Managers who have the ability to systematically analyze the facts, diagnose the situation, and find an accurate and workable solution will help the business grow and prosper. This further enables them to guide teams toward goal achievement by eliminating frustration, confusion, and misunderstandings before they become unmanageable. 

Good managers often have the ability to anticipate problems and deal with them very effectively. How do they do it? Most comply with basic problem-solving steps that with experience become part of their way of acting, namely: identify and define the problem, analyze the context, the situation and the variables around it; develop solution alternatives; plan and act.

Arnold H Glaslow highlights this ability of a leader as follows:

“One of the tests of leadership is the ability to recognize a problem before it becomes an emergency” 

 Some indicators that you know how to solve a problem as a manager are:

  • You investigate and use observation skills to clearly identify a problem.
  • You consider all the edges of the problem, however simple it may seem.
  • You seek support from other people who can give you another vision of the problem.
  • You create potential solutions, analyzing the pros and cons of each one.
  • You do not avoid the problem, on the contrary, you ask yourself how best to approach it.
  • You actively participate in the solution, assuming the responsibilities and consequences of them.

Ninth Skill: Integrity

It is the directors who, mainly, must be models of integrity in the organization, through what is expressed in English as “walk the talk”, which is nothing more than leading by example.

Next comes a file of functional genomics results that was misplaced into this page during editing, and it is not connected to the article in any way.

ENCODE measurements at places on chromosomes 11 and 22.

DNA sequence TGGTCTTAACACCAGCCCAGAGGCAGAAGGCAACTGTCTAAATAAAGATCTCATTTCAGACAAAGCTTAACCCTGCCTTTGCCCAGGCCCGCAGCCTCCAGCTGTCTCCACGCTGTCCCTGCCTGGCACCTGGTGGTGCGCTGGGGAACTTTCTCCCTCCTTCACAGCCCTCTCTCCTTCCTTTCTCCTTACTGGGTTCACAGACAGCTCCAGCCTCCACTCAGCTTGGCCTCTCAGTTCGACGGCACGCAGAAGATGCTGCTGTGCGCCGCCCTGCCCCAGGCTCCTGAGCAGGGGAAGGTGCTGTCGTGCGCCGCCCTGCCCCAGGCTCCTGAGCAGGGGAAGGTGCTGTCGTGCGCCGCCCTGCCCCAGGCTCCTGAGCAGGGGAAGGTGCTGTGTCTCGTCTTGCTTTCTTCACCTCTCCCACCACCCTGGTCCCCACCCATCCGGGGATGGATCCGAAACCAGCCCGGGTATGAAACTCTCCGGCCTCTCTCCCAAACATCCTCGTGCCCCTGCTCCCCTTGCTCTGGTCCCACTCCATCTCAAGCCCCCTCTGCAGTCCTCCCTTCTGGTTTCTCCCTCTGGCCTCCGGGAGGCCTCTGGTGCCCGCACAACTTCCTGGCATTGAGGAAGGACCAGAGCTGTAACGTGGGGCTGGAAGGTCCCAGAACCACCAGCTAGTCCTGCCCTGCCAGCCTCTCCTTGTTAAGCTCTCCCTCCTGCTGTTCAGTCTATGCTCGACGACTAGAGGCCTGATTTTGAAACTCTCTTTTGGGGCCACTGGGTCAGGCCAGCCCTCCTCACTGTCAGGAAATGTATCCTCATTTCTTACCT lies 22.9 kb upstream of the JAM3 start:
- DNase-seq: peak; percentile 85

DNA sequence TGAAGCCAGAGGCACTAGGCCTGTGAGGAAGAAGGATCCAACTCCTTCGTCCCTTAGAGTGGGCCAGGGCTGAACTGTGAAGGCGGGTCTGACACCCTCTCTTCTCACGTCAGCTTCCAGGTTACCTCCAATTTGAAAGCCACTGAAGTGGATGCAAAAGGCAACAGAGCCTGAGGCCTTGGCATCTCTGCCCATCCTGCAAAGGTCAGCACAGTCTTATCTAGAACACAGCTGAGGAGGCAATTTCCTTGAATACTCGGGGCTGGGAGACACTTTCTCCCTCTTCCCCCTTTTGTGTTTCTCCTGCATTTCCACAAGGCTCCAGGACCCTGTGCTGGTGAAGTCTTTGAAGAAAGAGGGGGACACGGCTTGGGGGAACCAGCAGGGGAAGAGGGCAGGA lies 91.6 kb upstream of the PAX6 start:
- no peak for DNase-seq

A study carried out by several universities in Norway found that the integrity of directors generated better employee performance, because among other things, they encourage honesty and fairness, thus creating an environment of trust within the team. 

Therefore, it is essential that all managers realize that their actions, words and decisions, based on integrity, strengthen the values ​​and culture of the company and guarantee the success of the company.

Dwight D. Eisenhower spoke of integrity in the following way:

“The supreme quality for leadership is, without a doubt, integrity. Without it, true success is not possible, whether in a gang, on a soccer field, in an army, or in an office.”

 Some indicators that your team can observe as a behavior of integrity in you are: 

Tenth Skill: Emotional Intelligence

According to Salovey and Mayer, emotional intelligence is a form of intelligence that involves the ability to monitor one's own and others' feelings and emotions, distinguish between them, and use that information to guide one's thoughts and actions. 

It sounds simple but it really isn't. Achieving a high level of emotional intelligence requires: self-awareness, self-motivation, self-control of emotions, empathy and harmonization, and mastery of human relationships. This makes it one of the most complex management skills .

These are components that every manager must work on today to ensure that well-being at work that employees seek so much and that they are not willing to sacrifice despite the economic benefits they may obtain. 

According to a study outlined in the Harvard Business Review, emotional intelligence accounts for nearly 90% of what makes high-performing employees stand out. If we add to this the impact it has on the teams of each manager, we already have an idea of ​​the importance of this skill. In fact, Dale Carnegie highlights it as follows:

"In dealing with people, remember that you are not dealing with creatures of logic but creatures of emotion."

 Some indicators of a manager with emotional intelligence are: 

  • He practices “selective vulnerability”, that is, he knows how and how vulnerable he can appear in front of his team.
  • He communicates assertively, understanding the impact his words can have on the other.
  • He knows how to identify his own emotions, so he does not show extreme postures.